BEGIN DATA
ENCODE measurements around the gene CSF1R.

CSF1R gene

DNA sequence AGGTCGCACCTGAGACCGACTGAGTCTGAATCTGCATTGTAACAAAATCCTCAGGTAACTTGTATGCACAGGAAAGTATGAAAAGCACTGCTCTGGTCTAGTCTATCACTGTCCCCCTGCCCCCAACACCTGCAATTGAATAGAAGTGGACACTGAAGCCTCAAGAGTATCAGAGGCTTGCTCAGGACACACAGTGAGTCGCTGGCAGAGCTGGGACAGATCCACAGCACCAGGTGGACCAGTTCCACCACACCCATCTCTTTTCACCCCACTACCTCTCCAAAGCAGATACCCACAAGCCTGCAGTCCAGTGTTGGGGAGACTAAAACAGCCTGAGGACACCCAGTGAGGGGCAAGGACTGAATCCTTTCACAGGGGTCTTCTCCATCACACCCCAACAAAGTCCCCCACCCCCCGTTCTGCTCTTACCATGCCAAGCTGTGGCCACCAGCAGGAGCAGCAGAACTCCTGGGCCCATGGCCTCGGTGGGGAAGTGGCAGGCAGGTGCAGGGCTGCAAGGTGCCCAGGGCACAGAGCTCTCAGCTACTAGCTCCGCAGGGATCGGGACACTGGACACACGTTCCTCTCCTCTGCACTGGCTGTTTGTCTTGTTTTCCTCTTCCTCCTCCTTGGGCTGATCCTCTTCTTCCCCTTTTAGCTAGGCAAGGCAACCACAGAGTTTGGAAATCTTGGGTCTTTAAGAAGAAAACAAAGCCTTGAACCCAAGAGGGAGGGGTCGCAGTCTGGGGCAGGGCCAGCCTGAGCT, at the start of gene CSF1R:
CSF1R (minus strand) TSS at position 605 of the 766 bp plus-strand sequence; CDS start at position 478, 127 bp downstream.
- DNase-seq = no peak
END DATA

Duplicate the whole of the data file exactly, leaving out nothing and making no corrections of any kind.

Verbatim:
ENCODE measurements around the gene CSF1R.

CSF1R gene

DNA sequence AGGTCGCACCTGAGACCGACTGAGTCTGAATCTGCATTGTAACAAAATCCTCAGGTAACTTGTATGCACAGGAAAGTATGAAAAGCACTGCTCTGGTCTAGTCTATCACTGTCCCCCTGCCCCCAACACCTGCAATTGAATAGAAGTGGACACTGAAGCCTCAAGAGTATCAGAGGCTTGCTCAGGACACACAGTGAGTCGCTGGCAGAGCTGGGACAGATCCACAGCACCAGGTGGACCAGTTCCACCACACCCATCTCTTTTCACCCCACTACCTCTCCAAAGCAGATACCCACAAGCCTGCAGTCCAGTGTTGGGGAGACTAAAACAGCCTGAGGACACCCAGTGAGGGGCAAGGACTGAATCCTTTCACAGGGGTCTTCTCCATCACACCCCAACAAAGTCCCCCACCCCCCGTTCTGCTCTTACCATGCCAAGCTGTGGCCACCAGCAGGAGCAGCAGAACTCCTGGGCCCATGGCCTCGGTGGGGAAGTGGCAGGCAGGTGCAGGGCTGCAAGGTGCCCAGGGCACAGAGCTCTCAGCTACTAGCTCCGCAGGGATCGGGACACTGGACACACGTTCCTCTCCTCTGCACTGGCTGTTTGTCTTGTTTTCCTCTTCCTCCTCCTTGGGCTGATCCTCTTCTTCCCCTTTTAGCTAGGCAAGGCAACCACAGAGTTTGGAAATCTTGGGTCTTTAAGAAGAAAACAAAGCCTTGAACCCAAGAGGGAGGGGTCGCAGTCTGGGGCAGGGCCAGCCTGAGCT, at the start of gene CSF1R:
CSF1R (minus strand) TSS at position 605 of the 766 bp plus-strand sequence; CDS start at position 478, 127 bp downstream.
- DNase-seq = no peak